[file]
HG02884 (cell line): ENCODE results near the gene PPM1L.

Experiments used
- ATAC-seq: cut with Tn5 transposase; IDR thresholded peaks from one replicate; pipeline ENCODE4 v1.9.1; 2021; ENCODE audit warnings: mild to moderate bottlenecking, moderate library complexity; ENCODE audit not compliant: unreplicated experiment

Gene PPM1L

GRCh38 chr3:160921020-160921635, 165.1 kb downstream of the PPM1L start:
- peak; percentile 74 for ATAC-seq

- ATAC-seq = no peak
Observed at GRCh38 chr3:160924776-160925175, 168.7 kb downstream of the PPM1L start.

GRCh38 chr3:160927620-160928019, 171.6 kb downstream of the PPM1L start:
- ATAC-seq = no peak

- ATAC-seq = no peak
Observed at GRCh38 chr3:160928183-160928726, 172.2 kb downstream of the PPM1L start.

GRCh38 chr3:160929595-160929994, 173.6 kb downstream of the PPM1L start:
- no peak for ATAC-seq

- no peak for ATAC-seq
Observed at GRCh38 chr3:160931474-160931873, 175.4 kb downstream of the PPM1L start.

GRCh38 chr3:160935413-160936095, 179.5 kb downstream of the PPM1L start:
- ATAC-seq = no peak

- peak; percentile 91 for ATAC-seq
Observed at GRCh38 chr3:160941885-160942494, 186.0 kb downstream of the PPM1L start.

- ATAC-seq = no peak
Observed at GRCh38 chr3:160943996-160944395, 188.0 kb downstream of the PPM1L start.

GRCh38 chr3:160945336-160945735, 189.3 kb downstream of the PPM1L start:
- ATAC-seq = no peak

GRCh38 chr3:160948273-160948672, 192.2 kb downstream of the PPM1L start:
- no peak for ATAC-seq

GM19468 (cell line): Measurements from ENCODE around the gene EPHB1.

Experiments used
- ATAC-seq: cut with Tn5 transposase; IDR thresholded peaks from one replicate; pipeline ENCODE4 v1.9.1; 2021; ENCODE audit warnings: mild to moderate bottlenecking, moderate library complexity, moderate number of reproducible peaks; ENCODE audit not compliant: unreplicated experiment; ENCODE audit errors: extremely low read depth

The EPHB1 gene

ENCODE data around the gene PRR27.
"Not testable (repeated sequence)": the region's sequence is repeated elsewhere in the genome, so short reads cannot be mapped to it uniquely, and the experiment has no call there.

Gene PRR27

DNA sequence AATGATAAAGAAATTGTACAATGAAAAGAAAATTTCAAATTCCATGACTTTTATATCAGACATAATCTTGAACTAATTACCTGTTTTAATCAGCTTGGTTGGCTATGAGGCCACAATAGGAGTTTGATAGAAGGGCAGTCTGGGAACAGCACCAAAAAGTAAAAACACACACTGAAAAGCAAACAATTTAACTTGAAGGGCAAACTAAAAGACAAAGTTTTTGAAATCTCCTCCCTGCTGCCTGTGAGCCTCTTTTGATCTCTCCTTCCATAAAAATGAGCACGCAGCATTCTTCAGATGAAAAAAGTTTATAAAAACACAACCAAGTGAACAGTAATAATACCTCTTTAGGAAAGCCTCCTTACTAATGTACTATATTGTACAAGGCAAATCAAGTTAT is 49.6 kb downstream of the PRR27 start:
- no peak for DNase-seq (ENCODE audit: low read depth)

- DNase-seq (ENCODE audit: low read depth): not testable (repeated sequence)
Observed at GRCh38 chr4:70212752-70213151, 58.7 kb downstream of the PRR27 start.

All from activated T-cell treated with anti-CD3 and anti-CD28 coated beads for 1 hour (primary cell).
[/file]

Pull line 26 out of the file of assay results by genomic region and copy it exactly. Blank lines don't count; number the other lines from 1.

- no peak for ATAC-seq